Recently, I’ve been getting more and more fan art! It’s great! If you have some and you went to send it, just hop over to my contact section and email me, or you can tweet it to me. (I’m, get this, @Blackmudpuppy, on the Twitters).
First up, another awesome piece by BMP’s #1 Fan, Natasha Saville of Tethered!
Next up, Geoff Munn of Kiosk Comic drew me an awesome Mudpuppy pinup. Geoff and I are both AI Pittsburgh alum. Read into that whatever you want.
And then finally, this awesome clay version of old Gillface by my good friend Chris. Chris only ventures onto the internet to make obscure references and buy legos.
Thanks guys, you’re all awesome!
Hi everyone, just a quick note for anyone who hasn’t seen this on my other social media channels, I am now collaborating with Darren Naish on a new (somewhat weekly) webcomic, based on his excellent Tetrapod Zoology Blog. Check out:
If you like the geeky science humor in BMP, you’re going to love this.
Yesterday was not an easy day. I can’t always explain why, but I am sometimes beset with really awful bouts of anxiety. I don’t usually like getting into it, but I made mention of it on Twitter. Just that I was having a bit of a rough time getting through this week in general and this day in particular. And something awesome happened. I received two pieces of really beautiful fan art from Natasha D Saville of the awesome webcomic Tethered.
Thank you, Tasha. Made my day.
Ok, I’ve been e-mailed articles about axolotl extinction now by lots of friends and colleagues. First of all, thank you. It’s all over the news, with Yahoo, HuffPo and others trumpeting these poor salamanders’ fate. Apparently this is a major news story now when they appear to be extinct in the two lakes in Mexico that they come from, rather than for the last few decades that they have been in steady decline. I think that’s rather telling, sadly. No one seems to care when a species is inching steadily over the cliff of annihilation, but once they’re gone it’s worthy of print somehow. We need to get better about that guys, seriously.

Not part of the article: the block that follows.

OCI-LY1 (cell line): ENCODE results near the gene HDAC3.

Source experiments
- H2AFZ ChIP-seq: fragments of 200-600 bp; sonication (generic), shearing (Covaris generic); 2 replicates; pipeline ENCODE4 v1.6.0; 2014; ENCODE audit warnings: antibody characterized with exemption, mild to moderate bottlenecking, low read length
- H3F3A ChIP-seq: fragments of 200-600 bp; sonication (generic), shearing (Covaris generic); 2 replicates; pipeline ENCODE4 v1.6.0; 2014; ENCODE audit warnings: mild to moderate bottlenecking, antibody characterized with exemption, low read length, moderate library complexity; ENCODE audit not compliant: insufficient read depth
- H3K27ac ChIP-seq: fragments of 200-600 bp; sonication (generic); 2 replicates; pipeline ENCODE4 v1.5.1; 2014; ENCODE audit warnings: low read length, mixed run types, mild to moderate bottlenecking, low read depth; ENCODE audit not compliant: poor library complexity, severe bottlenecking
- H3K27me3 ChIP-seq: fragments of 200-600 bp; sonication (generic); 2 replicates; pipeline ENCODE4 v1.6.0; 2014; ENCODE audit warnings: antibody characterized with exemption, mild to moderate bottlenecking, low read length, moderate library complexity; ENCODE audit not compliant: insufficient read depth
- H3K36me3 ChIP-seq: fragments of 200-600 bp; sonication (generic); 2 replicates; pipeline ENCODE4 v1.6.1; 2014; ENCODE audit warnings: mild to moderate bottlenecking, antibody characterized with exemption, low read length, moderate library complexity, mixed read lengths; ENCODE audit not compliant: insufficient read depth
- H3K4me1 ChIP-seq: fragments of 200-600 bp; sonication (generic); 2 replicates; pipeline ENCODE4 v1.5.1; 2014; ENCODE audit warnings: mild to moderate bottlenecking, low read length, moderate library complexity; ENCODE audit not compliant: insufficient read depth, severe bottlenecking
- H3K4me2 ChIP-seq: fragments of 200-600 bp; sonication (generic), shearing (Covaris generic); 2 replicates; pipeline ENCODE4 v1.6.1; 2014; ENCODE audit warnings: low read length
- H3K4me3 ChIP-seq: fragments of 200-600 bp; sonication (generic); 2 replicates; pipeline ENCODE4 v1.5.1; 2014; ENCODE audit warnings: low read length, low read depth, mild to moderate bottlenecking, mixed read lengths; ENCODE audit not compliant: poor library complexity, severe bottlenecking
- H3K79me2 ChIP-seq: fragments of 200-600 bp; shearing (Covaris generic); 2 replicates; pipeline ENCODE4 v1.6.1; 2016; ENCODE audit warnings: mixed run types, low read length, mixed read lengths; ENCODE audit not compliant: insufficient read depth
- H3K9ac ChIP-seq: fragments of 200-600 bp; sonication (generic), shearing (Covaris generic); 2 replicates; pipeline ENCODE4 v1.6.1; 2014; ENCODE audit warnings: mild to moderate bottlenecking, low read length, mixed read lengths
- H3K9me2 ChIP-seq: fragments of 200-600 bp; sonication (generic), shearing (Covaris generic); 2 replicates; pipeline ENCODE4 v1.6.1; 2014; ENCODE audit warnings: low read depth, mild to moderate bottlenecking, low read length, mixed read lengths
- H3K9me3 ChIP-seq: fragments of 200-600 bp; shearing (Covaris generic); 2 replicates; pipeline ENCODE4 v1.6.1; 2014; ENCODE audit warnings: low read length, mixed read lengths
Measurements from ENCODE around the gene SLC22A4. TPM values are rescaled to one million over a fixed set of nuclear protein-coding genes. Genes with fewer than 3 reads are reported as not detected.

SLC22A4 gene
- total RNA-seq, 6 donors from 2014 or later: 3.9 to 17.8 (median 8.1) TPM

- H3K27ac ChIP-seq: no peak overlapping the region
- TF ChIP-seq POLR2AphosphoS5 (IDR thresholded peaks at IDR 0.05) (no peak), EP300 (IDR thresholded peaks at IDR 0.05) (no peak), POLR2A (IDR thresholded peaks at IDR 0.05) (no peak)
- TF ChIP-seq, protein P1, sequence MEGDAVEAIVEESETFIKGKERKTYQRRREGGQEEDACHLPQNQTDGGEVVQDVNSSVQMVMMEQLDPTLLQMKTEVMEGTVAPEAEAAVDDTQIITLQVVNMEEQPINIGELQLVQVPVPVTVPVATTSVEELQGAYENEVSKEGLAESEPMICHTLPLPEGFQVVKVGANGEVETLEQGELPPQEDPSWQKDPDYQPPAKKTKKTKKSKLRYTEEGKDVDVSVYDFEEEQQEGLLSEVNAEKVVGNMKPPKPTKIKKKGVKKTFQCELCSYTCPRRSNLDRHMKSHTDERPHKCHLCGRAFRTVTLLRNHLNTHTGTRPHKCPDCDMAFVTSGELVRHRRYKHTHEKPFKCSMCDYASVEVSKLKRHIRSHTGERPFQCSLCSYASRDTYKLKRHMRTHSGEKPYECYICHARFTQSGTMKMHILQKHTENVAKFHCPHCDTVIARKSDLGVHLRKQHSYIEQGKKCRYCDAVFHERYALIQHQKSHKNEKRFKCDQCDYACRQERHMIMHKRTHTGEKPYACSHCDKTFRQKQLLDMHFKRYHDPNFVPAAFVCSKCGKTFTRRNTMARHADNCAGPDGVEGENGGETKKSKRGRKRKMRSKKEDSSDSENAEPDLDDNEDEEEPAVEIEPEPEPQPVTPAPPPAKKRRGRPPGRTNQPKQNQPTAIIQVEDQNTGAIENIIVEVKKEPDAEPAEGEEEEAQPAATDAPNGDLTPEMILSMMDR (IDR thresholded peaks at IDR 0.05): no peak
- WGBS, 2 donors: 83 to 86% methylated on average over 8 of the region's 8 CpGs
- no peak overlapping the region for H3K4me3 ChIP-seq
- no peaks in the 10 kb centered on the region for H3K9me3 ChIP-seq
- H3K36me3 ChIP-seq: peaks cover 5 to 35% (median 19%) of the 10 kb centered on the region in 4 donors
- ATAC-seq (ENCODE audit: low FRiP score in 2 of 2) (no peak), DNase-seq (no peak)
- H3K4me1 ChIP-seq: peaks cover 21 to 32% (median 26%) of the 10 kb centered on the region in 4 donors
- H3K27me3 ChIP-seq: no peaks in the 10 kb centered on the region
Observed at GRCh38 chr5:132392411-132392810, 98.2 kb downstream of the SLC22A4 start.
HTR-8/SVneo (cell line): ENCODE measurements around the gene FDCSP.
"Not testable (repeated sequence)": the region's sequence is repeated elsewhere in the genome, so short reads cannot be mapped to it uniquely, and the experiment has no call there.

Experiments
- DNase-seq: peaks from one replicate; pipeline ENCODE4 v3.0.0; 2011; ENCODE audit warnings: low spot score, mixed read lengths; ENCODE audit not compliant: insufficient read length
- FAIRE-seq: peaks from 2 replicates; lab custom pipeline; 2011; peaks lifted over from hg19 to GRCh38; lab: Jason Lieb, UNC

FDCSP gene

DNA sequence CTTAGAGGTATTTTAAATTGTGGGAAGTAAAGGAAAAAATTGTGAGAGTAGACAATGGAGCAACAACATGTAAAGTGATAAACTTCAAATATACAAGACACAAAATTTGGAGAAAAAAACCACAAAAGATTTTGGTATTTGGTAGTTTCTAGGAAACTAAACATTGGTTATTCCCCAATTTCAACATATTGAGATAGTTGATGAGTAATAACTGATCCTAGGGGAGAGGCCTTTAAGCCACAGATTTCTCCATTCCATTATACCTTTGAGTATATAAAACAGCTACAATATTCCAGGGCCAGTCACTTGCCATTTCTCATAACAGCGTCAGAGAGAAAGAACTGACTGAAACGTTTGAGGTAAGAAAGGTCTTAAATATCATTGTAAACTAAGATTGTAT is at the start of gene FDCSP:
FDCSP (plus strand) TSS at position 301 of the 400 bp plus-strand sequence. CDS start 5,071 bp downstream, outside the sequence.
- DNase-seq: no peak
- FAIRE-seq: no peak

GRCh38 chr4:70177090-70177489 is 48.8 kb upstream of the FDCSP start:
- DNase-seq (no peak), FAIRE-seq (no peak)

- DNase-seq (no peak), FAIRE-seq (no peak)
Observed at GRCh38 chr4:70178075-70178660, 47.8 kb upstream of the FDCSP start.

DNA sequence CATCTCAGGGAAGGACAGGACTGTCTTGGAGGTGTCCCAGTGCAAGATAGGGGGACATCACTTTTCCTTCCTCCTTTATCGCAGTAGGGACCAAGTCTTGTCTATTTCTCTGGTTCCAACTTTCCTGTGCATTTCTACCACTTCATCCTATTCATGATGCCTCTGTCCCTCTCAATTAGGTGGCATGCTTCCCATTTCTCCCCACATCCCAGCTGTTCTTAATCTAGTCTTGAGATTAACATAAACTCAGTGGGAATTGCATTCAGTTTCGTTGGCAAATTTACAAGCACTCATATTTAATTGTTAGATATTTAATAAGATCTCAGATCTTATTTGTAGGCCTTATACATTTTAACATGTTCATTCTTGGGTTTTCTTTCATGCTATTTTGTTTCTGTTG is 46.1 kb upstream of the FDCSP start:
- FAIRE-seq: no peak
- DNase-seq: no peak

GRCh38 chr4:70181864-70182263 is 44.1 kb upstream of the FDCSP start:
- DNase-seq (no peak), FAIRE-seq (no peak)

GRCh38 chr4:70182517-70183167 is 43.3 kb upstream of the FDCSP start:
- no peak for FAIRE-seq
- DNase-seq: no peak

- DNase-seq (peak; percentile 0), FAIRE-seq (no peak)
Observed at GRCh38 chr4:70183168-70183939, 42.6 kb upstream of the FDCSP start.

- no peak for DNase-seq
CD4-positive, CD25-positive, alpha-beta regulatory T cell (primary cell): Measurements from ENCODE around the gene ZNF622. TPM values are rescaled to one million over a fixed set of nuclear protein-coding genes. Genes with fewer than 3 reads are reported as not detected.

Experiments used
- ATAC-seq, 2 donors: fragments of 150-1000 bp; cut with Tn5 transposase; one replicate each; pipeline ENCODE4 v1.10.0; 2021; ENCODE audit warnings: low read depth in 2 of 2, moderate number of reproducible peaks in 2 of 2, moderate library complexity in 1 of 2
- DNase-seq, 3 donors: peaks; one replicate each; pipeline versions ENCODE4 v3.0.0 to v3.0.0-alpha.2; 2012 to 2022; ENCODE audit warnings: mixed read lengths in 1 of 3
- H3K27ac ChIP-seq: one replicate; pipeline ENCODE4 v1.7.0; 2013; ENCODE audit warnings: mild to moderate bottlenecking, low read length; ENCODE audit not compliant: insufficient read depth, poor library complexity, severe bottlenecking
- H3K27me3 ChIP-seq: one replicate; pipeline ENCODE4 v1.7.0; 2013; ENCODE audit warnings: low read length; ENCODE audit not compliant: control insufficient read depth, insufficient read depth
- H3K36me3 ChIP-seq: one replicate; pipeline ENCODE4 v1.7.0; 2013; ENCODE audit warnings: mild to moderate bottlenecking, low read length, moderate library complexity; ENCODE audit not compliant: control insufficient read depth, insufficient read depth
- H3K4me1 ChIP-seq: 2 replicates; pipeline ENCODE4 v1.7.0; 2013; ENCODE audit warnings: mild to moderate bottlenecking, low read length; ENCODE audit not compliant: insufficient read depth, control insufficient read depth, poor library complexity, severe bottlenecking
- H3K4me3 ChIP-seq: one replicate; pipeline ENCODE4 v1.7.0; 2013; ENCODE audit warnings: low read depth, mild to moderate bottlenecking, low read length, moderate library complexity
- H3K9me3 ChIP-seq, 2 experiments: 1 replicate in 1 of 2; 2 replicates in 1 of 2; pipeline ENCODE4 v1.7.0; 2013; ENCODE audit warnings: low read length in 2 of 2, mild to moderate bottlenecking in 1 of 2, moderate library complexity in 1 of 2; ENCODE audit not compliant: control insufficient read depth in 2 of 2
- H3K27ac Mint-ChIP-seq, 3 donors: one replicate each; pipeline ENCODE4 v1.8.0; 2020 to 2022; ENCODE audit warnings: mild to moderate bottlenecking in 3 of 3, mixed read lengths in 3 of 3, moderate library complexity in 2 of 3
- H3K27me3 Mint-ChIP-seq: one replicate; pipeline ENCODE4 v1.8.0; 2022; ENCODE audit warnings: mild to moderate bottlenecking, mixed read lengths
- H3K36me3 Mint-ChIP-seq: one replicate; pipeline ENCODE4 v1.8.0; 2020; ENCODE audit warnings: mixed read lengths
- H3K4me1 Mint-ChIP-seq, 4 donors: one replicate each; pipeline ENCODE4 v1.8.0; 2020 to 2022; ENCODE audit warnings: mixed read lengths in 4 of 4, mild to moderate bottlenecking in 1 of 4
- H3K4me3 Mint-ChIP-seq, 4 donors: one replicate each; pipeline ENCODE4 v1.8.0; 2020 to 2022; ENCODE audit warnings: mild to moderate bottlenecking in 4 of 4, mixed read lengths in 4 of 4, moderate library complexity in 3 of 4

Fortunately, there’s a silver lining here. Axolotls are not gone from the Earth, just from the remnants of Lake Xochimilco. As I said, this has been a long time coming and is not a sudden or surprising thing. Pollution from nearby Mexico City, as well as introduced tilapia fish have been factors for many years. But here’s the thing. Axolotls have been bred in captivity for laboratory research and the pet trade for many, many years. As a matter of fact, I have two of them in my living room right now.
They are not difficult to keep or breed either, so maybe someday when we get our collective act together we can reintroduce them to their natural habitat. Until then, it’s going to be a keeper of the flame type of situation. And think about this: If axolotls had not proven to be so easy, or so useful to sciences such as embryology, limb regeneration study, etc., they absolutely would have been wiped out. It makes one wonder how many species not seen as useful, or in fact, may be completely unknown to us, do slip away from us every year. An animal shouldn’t have to prove it’s worth to us in order to justify keeping it around.
So anyways, just so you guys all know, axolotls may be gone from Mexico, but they aren’t wiped out. Not yet. Let’s let this be a wakeup call. Amphibians as a whole are declining globally. We shouldn’t wait until they’re gone to read a crappy HuffPo article eulogizing them. There are lots of places out there willing to help. Here are some:
- PARC–Year of the Salamander
I will add to the list as I find more.